What is it measuring?
The number of workers who report being engaged in alternative work arrangements as their main job, including temp-agency, on-call, contract-company and freelancing work. In addition, the survey asks about online platform participation, industry, and income level.
What does it tell us?
The original analysis estimated that 15.8 percent of the workforce held an independent work arrangement as their main job the prior week, including freelancing, temp-agency, contract-company, and on-call work. In 2019, the authors released a revised paper, adjusting for cyclical effects and methodological differences, and estimated that the rise in alternative arrangements between 2005 and 2015 was 1 to 2 percentage points, rather than 5.
How is it collected?
The survey was administered through the RAND American Life Panel, an online panel recruited using a compilation of methods, including a group recruited for the University of Michigan Internet panel, a random-digit-dial sample, and a snowball sample. There were 3,850 responses, and a response rate of 63.9 percent. Results were weighted to increase representativeness.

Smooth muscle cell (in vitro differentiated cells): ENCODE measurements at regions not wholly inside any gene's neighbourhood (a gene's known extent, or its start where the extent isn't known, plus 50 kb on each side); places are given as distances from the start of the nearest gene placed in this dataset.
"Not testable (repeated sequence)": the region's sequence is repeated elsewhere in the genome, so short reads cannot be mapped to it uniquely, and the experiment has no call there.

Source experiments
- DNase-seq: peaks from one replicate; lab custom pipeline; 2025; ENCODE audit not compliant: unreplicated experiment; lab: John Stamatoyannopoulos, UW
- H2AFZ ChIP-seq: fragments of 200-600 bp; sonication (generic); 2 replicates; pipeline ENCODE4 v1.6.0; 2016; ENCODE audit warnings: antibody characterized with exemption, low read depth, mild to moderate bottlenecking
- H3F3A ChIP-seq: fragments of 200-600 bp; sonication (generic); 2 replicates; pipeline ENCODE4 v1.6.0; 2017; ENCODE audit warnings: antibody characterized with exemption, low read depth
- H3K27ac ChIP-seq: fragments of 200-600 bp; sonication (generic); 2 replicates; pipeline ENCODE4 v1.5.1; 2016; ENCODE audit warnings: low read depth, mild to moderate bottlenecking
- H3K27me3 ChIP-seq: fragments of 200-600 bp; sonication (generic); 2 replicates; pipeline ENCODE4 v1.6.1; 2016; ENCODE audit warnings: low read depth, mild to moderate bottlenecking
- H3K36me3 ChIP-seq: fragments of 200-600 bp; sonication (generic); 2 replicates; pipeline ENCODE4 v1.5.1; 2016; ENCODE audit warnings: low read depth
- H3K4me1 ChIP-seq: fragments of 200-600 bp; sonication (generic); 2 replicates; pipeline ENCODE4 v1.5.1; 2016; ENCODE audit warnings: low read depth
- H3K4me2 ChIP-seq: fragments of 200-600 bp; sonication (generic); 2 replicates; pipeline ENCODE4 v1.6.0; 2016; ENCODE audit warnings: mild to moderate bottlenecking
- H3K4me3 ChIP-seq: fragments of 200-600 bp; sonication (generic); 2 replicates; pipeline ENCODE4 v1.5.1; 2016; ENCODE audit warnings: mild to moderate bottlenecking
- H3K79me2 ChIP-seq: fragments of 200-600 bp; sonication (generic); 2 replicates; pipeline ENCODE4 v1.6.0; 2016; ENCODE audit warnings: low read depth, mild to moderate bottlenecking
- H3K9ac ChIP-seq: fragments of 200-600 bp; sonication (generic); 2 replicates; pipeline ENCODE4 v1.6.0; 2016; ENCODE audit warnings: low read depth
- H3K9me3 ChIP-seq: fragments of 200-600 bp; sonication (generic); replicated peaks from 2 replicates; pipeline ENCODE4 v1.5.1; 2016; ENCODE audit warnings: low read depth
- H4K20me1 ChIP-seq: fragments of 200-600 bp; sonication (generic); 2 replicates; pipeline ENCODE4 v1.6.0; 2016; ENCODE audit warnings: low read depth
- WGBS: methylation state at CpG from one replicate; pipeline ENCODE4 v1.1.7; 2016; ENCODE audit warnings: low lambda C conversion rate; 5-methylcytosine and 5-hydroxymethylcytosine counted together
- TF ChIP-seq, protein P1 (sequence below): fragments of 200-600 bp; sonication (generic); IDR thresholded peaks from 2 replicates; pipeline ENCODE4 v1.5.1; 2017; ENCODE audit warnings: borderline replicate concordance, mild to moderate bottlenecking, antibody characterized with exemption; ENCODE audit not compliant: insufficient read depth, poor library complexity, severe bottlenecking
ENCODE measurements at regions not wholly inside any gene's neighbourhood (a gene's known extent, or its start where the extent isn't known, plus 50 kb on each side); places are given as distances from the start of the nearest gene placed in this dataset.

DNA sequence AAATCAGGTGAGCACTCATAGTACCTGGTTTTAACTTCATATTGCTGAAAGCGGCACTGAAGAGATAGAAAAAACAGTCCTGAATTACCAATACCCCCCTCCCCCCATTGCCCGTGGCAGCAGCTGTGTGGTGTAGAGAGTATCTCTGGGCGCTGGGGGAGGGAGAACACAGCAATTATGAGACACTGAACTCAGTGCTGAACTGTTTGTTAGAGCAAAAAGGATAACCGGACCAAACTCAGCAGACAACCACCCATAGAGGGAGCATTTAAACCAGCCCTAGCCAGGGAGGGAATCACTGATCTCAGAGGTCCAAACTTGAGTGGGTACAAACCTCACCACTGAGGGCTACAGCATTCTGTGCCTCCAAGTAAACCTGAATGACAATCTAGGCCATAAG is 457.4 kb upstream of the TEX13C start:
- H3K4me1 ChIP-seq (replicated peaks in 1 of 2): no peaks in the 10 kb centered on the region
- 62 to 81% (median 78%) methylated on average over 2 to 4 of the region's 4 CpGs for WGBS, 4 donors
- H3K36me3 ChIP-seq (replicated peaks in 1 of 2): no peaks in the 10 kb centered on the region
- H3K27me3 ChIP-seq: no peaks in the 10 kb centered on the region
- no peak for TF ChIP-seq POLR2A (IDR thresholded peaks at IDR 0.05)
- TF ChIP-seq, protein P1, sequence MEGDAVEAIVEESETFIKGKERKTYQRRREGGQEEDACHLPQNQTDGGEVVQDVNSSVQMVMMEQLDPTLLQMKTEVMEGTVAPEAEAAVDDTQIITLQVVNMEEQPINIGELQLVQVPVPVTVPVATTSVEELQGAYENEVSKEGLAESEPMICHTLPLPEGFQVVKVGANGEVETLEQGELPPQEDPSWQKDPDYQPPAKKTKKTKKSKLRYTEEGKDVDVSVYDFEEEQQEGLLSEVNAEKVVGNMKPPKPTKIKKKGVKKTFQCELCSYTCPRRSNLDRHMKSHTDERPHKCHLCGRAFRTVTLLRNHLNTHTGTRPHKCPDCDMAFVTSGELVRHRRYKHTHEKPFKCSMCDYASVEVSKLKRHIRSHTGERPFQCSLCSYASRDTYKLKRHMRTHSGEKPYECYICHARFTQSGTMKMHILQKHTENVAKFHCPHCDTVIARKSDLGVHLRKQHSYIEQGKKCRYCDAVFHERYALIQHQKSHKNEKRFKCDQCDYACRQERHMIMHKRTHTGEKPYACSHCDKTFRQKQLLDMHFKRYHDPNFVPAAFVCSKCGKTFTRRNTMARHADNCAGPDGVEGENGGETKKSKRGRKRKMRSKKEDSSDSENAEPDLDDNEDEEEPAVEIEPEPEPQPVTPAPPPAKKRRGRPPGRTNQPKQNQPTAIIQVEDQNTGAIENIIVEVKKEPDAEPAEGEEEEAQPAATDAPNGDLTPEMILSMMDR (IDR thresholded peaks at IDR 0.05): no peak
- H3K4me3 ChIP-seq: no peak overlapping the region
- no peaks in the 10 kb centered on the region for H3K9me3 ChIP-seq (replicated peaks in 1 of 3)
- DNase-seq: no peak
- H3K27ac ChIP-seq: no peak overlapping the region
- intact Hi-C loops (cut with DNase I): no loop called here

Who collects it?
Economists Lawrence Katz of Harvard and Alan Krueger of Princeton contracted RAND to collect the data as part of its American Life Panel.
The results are not fully comparable to the BLS CWS, due to differences in sampling and response, as discussed by the authors in the 2019 working paper.
How to access this data?
RAND ALP data are available to registered researchers.